HP has already cut 34,000 jobs as part of a plan announced two years ago to boost profits. It will now cut an additional 11,000-16,000 jobs to make its workforce “more competitive,” it said.
The latest reductions will be made between now and October next year, CFO Cathie Lesjak said on a conference call. By then HP will have cut as many as 50,000 jobs since the restructuring began in 2012, or about 15 percent of its workforce.
The latest cuts will affect almost all business units and geographies, and they’re expected to yield HP an additional $1 billion in savings, less some costs. HP says it needs to free up the money to invest in new technologies.
“No company likes to reduce their workforce, but the reality is that HP must be maniacally focused on continuous improvement in our cost structure,” CEO Meg Whitman said on the call.
It announced the cuts along with its earnings report for the quarter ended 30th April. HP’s profit for the period was $1.27 billion, up 18 percent from a year earlier, on revenue of $27.3 billion, which was down 1 percent.
Its Personal Systems Group, which sells PCs and laptops, continued to buck industry trends by turning in its second straight quarter of growth, with revenue up 7 percent to $8.17 billion, HP said. Strong sales to businesses offset a slump in consumer purchases.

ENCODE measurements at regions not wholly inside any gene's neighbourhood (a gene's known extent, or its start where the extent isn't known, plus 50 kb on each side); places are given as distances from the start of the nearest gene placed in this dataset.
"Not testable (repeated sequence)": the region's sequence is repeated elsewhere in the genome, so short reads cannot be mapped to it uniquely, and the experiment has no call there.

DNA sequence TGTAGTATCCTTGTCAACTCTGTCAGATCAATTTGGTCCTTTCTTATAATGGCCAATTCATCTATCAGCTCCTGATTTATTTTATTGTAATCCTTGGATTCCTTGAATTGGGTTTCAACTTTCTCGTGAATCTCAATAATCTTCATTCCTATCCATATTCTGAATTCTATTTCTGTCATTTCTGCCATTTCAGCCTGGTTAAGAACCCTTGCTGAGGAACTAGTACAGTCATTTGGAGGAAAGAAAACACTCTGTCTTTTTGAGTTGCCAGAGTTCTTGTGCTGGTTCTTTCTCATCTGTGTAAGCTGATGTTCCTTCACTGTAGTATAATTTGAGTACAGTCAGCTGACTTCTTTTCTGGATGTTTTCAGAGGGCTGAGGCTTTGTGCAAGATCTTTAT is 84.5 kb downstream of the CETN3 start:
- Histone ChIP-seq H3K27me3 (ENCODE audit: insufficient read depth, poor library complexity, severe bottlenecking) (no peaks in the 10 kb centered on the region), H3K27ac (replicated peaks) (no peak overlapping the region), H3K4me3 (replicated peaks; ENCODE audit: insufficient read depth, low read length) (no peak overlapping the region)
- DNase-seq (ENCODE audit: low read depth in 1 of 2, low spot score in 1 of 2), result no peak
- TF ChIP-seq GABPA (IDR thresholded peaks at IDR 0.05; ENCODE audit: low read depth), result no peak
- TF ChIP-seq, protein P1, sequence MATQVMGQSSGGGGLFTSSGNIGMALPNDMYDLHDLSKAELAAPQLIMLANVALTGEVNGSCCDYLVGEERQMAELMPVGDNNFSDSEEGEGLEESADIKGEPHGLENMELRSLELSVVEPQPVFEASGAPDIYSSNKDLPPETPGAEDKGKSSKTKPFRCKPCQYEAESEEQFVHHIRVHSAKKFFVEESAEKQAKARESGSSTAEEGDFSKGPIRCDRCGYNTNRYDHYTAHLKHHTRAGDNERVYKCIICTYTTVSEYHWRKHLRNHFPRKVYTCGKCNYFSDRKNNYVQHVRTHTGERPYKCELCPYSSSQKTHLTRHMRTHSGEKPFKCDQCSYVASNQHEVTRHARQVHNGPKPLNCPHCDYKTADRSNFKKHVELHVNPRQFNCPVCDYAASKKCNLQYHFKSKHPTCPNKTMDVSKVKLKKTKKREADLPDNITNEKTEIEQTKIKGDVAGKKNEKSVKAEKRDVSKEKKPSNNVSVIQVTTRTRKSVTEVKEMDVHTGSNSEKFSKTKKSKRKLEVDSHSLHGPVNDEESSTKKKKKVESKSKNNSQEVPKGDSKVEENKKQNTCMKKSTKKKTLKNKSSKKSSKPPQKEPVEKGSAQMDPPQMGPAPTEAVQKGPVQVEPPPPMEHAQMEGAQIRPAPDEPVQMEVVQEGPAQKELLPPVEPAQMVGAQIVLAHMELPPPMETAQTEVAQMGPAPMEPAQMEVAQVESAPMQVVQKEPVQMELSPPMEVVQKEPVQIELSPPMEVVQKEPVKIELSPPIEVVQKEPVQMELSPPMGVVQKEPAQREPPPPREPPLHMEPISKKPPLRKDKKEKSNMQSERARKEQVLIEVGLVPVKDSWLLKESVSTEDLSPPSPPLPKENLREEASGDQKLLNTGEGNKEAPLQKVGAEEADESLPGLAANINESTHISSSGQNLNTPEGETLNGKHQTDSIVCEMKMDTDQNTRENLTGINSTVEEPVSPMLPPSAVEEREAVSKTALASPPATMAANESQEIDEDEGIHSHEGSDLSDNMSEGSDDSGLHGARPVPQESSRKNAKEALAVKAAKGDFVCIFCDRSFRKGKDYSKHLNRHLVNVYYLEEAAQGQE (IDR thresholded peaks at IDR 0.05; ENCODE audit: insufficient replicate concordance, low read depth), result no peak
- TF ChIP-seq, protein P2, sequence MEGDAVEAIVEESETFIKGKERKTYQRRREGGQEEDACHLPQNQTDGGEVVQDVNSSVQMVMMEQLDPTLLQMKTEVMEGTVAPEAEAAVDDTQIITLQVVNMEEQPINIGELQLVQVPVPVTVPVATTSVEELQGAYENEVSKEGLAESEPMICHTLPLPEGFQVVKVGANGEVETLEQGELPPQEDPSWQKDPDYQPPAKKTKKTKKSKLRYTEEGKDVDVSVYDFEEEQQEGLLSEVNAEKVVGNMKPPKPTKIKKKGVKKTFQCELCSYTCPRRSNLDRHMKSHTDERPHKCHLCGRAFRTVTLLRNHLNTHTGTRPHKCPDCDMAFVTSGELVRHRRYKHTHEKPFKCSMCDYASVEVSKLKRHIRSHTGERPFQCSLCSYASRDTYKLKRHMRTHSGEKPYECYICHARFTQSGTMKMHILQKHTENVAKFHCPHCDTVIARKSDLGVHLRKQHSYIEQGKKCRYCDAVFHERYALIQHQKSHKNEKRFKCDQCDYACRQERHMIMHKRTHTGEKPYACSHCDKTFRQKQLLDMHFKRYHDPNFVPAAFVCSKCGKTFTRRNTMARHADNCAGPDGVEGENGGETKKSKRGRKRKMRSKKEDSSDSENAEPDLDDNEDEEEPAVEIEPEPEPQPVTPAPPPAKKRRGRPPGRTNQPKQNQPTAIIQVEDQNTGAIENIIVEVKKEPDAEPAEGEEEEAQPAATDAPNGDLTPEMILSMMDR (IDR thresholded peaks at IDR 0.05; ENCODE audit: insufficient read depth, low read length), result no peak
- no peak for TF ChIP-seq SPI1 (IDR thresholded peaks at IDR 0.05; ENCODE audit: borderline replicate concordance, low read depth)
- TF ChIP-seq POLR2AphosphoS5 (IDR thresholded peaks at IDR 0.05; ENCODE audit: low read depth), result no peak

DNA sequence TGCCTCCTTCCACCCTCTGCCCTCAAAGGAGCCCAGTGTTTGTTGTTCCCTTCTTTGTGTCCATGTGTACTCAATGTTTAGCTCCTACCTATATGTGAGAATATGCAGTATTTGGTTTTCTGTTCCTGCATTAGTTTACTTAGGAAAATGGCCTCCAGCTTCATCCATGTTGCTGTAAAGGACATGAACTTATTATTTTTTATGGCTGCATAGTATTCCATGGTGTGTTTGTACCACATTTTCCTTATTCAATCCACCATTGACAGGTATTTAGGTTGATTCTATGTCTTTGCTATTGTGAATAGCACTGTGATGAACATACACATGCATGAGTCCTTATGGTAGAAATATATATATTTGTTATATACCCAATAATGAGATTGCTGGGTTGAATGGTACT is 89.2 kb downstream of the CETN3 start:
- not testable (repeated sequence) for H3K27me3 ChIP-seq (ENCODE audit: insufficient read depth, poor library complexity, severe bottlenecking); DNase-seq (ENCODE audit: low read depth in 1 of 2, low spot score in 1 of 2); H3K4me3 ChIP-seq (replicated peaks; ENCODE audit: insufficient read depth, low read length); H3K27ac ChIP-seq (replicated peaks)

The PC business was helped by the ongoing migration from Windows XP, Whitman said. That transition could continue helping sales for the next year to 18 months, Whitman said, but she still sees PCs as a “low growth to no growth category” long term.
It was the only division to report growth, with sales in HP’s printing, enterprise computing and enterprise services groups all declining.
Things had been looking up for the enterprise computing group, which reported growth in the previous two quarters. But its x86 server business grew just 1 percent this past quarter, and sales of storage gear and high-end servers were both down.
Even sales of HP’s converged storage systems were lower, including its promising 3Par equipment. Buyers are facing a lot of choices in storage, including flash and thin provisioning systems, and they “paused” last quarter to figure out what to do, Whitman said. She expects the business to pick up in the next six months.
Another of HP’s big technology bets, its high-density Moonshot servers that debuted last year, have been slow to gain ground. Whitman said HP now has “over 100 beta customers” for Moonshot, but it doesn’t expect the product to yield meaningful revenue in the near term.
Excluding one-time items, HP’s earnings of $0.88 a share were in line with what financial analysts had been expecting, according to Thomson Reuters. HP revenue fell below the forecast, however.
In a statement, Whitman said HP’s turnaround “remains on track.”
“We’re gradually shaping HP into a more nimble, lower-cost, more customer and partner-centric company that can successfully compete across a rapidly changing IT landscape,” she said.